Best Footwear around the Kitchen?
- pilinut Jun 30, 2006 03:29 AM
I am a very s l o w cook, so I end up spending a lot of time in the kitchen, on my feet. Any recommendations on the type and brand of shoe to wear while cooking? It seems like the pros wear these heavy-looking clogs. . . Are they a good idea for a home cook? What do you wear when you're doing major cooking?
Ooh. the name has completely slipped my mind. I have been meaning to get a pair. Let me google.
Those clogs aren't actually heavy at all. They're sturdy enough to run around in, but easy to step out of in case you spill a huge pot of boiling liquid and realize it's pooling in your shoes and burning you.
For a home cook, I think any comfortable shoe is fine, as long as you dedicate a clean pair to kitchen use. And, as my tennis teacher always said, no black soles! They scuffed up the courts, and I'm sure they'd scuff up your floor. Just enough to make chopping more comfortable.
Now that you mention it, shoes might be a good way for me to gain some height in the kitchen. Those clogs add at least an inch or two.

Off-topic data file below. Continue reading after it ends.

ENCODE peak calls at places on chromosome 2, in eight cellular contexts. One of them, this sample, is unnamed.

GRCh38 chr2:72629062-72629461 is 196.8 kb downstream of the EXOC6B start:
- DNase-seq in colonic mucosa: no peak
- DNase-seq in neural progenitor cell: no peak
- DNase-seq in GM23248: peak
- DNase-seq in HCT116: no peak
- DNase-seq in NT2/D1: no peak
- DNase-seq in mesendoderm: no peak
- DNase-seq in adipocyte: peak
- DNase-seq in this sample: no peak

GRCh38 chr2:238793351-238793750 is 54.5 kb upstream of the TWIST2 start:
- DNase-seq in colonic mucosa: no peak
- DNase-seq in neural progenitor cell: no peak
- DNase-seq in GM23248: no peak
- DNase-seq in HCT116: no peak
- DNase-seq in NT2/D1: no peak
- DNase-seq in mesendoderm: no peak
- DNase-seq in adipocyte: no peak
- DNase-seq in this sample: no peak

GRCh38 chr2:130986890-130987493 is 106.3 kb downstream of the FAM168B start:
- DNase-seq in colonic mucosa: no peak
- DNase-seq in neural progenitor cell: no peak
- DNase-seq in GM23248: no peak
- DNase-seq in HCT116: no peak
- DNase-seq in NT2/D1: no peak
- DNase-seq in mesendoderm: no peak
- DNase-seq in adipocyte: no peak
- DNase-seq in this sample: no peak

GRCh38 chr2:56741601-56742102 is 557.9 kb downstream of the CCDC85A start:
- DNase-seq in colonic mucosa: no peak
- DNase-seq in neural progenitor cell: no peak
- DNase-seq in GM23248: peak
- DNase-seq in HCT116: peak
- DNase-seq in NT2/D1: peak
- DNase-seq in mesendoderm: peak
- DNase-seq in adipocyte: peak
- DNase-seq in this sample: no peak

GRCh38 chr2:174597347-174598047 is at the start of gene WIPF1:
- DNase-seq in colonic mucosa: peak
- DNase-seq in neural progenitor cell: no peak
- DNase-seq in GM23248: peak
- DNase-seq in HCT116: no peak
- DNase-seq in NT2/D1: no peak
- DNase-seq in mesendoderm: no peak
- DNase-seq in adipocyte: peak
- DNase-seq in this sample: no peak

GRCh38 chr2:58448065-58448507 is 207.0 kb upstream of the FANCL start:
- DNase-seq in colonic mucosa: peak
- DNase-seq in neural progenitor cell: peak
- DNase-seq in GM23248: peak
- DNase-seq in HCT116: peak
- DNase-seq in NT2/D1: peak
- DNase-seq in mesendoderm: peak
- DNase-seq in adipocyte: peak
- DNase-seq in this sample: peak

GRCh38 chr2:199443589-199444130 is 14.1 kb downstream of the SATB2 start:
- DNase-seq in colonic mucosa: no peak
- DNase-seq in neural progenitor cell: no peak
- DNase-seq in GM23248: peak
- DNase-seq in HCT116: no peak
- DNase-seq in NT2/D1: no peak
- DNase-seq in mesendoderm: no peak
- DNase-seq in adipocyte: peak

I know in restaurant kitchens, I absolutely swear by Shoes for Crews. The soles have kung-fu action grip. Once back when I was working at TGI Friday's, the general manager showed off the power of the shoes. A small bunch of skeptics (myself included) were invited to find the greasiest, wettest spot in the back of the house. Turns out there was a puddle in the middle of the dish pit. He took a few steps back, took a running leap, and landed squarely with both feet in the middle of the puddle of muck. We were all astonished and bought our own pairs. They're also wonderfully comfortable.
For home kitchens, non-slip shoes aren't a necessity, but certainly will be nice. I'd do a comfortable pair of slip-on clogs similar to what many chefs wear. It just so happens Shoes for Crews sells some for about 50 bucks.
I like my Reef flip-flops. They're comfy with a fat rubber sole, you can kick them off in a second and they're cool. They're not so great if you're a knife-dropper, and they don't work well on light floors (as mentioned in a previous post). I have black rubber flooring in my kitchen so it's not an issue.